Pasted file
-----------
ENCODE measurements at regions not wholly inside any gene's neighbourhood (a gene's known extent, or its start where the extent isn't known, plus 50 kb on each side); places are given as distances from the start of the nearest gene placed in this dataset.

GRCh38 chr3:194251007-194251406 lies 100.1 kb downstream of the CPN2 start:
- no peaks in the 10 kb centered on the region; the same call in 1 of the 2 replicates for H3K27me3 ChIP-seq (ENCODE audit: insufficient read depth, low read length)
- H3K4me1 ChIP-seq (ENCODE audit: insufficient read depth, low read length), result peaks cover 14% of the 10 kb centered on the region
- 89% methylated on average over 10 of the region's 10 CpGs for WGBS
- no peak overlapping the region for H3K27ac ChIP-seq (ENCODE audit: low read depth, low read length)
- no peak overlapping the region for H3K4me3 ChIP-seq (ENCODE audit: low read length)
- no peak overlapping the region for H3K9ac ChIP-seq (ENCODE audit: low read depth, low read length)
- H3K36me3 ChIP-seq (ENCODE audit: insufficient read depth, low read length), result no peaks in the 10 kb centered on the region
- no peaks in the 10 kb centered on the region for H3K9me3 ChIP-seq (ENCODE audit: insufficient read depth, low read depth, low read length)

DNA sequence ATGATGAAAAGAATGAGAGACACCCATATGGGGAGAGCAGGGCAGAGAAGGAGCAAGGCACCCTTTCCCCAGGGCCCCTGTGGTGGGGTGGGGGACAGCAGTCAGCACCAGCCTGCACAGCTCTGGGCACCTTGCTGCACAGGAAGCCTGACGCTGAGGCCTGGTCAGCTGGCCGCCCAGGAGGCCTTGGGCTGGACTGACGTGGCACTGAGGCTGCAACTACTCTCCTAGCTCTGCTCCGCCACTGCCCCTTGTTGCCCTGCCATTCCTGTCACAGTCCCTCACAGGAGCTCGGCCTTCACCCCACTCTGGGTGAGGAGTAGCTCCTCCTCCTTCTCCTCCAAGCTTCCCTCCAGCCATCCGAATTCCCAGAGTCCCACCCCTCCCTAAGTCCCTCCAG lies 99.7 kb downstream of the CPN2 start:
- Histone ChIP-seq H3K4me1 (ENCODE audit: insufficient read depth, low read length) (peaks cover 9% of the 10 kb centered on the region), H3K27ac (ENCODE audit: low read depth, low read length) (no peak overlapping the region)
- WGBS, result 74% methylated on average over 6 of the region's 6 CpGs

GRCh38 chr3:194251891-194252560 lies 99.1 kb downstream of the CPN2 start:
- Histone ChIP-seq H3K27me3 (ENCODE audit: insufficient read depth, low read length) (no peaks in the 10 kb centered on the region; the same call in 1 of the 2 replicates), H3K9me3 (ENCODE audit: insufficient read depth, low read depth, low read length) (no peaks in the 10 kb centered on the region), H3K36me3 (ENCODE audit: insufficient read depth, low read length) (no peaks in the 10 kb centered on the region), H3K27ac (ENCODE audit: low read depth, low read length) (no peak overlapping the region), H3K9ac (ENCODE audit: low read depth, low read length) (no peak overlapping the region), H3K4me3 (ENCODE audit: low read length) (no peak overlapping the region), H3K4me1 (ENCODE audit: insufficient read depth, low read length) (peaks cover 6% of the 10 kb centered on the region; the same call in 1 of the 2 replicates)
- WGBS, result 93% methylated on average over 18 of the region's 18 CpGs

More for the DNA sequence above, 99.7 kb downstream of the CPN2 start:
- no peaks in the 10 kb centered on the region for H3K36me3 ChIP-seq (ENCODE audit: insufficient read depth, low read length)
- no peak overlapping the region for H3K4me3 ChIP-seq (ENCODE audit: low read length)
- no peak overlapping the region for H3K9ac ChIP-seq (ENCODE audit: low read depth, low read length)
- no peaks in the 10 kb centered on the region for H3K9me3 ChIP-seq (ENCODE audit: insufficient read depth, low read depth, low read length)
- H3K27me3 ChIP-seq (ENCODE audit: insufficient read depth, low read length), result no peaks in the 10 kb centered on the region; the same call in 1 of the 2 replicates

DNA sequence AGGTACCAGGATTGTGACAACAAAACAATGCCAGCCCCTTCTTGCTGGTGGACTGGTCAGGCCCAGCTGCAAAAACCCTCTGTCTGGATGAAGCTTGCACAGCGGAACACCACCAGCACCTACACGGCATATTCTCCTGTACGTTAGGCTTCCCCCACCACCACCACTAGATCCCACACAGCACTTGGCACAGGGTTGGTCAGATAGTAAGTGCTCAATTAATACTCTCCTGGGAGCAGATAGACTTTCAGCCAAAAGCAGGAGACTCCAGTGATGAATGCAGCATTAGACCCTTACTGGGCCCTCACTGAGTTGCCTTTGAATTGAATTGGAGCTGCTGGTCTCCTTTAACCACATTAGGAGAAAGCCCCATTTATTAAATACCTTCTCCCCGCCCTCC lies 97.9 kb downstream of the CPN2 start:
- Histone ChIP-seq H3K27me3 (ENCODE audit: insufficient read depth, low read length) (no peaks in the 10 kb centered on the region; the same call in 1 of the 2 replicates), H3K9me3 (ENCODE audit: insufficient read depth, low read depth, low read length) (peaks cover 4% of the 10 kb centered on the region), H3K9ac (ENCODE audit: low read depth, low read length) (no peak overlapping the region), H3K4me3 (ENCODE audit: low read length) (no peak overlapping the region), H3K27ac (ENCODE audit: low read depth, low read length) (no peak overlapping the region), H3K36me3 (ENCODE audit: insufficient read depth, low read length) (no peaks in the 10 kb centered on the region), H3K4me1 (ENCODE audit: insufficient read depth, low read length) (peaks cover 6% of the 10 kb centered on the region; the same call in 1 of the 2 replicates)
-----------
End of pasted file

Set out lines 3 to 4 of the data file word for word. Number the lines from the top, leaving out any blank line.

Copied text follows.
- no peaks in the 10 kb centered on the region; the same call in 1 of the 2 replicates for H3K27me3 ChIP-seq (ENCODE audit: insufficient read depth, low read length)
- H3K4me1 ChIP-seq (ENCODE audit: insufficient read depth, low read length), result peaks cover 14% of the 10 kb centered on the region